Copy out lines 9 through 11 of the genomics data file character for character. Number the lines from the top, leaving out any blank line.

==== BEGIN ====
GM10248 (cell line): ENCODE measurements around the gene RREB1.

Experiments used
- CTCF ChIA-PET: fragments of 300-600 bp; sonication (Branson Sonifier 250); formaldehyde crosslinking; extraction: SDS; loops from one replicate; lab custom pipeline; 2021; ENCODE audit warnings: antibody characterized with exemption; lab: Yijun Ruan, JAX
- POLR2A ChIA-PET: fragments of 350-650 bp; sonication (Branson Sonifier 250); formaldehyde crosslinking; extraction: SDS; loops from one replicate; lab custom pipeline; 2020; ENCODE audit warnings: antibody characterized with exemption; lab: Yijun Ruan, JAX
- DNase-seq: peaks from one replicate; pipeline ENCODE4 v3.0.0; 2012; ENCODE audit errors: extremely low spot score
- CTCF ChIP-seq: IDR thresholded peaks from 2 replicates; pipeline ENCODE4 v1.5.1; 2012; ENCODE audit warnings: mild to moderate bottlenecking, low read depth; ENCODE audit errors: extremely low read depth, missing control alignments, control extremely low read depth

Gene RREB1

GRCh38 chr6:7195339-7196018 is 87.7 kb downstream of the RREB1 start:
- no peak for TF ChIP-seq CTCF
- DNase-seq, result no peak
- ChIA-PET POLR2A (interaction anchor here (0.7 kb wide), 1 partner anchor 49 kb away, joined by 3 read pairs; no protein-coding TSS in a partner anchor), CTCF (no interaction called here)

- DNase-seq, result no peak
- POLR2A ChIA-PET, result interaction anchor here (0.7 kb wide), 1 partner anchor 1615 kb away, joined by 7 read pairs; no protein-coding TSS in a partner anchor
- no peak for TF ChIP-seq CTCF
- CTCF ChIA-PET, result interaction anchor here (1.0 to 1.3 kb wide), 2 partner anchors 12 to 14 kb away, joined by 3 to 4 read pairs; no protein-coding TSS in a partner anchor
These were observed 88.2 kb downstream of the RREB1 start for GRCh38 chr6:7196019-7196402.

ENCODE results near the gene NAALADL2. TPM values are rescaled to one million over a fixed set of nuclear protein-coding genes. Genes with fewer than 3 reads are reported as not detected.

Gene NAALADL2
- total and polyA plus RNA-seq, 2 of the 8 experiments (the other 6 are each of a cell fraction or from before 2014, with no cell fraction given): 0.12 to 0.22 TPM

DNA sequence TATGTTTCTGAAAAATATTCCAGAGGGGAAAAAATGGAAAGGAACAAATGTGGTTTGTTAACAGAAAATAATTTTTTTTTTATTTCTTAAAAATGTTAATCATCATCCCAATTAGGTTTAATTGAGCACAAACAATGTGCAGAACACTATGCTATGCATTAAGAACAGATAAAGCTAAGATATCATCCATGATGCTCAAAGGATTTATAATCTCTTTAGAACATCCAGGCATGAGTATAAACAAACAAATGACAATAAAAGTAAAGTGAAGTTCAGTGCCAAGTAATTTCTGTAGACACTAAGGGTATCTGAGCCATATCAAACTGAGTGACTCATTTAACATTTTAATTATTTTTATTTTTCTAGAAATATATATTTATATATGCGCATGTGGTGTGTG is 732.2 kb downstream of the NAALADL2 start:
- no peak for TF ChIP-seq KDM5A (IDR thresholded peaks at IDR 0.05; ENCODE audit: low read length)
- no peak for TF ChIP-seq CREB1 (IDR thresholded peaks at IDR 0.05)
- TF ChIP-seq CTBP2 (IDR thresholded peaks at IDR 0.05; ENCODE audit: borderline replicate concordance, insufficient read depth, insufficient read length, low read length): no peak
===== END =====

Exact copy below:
- no peak for TF ChIP-seq CTCF
- DNase-seq, result no peak
- ChIA-PET POLR2A (interaction anchor here (0.7 kb wide), 1 partner anchor 49 kb away, joined by 3 read pairs; no protein-coding TSS in a partner anchor), CTCF (no interaction called here)